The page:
Diagenode

Hepatic DNA hydroxymethylation is site-specifically altered by chronic alcohol consumption and aging


Tammen SA et al.

PURPOSE:

Global DNA hydroxymethylation is markedly decreased in human cancers, including hepatocellular carcinoma, which is associated with chronic alcohol consumption and aging. Because gene-specific changes in hydroxymethylcytosine may affect gene transcription, giving rise to a carcinogenic environment, we determined genome-wide site-specific changes in hepatic hydroxymethylcytosine that are associated with chronic alcohol consumption and aging.

METHODS:

Young (4 months) and old (18 months) male C57Bl/6 mice were fed either an ethanol-containing Lieber-DeCarli liquid diet or an isocaloric control diet for 5 weeks. Genomic and gene-specific hydroxymethylcytosine patterns were determined through hydroxymethyl DNA immunoprecipitation array in hepatic DNA.

RESULTS:

Hydroxymethylcytosine patterns were more perturbed by alcohol consumption in young mice than in old mice (431 differentially hydroxymethylated regions, DhMRs, in young vs 189 DhMRs in old). A CpG island ~2.5 kb upstream of the glucocorticoid receptor gene, Nr3c1, had increased hydroxymethylation as well as increased mRNA expression (p = 0.015) in young mice fed alcohol relative to the control group. Aging alone also altered hydroxymethylcytosine patterns, with 331 DhMRs, but alcohol attenuated this effect. Aging was associated with a decrease in hydroxymethylcytosine ~1 kb upstream of the leptin receptor gene, Lepr, and decreased transcription of this gene (p = 0.029). Nr3c1 and Lepr are both involved in hepatic lipid homeostasis and hepatosteatosis, which may create a carcinogenic environment.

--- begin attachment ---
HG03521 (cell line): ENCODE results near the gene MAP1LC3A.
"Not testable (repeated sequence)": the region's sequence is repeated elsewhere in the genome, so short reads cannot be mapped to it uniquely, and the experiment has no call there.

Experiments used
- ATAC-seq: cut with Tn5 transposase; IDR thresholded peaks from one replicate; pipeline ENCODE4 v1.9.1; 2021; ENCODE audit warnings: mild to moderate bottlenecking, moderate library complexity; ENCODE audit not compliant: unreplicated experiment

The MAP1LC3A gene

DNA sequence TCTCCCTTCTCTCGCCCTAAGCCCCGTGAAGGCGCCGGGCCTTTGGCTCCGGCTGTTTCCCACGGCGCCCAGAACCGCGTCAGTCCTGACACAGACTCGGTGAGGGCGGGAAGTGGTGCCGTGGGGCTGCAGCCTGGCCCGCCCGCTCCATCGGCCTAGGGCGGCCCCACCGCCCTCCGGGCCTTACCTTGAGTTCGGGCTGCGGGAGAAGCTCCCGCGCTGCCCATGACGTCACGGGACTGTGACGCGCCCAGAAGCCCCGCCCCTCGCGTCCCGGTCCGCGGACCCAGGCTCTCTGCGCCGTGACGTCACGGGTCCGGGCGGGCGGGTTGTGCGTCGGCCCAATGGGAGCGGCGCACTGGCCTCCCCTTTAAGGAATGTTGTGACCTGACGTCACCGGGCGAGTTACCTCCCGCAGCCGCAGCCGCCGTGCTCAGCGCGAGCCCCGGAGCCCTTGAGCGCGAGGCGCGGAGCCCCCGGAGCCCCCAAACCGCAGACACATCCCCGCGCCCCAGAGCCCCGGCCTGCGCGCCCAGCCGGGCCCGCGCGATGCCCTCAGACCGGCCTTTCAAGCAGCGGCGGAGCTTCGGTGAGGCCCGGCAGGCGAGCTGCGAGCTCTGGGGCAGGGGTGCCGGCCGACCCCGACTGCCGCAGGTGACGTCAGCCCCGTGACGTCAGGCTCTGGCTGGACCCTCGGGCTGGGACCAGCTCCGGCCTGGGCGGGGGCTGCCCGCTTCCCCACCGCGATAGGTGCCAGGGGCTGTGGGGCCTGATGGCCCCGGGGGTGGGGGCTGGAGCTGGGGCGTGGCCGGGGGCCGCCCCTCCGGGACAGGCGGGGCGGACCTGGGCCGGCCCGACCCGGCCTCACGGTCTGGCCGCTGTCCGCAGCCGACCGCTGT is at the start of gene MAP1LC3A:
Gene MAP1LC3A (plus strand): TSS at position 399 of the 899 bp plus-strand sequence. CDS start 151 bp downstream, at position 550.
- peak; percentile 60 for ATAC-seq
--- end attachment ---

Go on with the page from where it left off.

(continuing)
CONCLUSIONS:

These results suggest that the location of hydroxymethylcytosine in the genome is site specific and not random, and that changes in hydroxymethylation may play a role in the liver's response to aging and alcohol.

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Published
November, 2015

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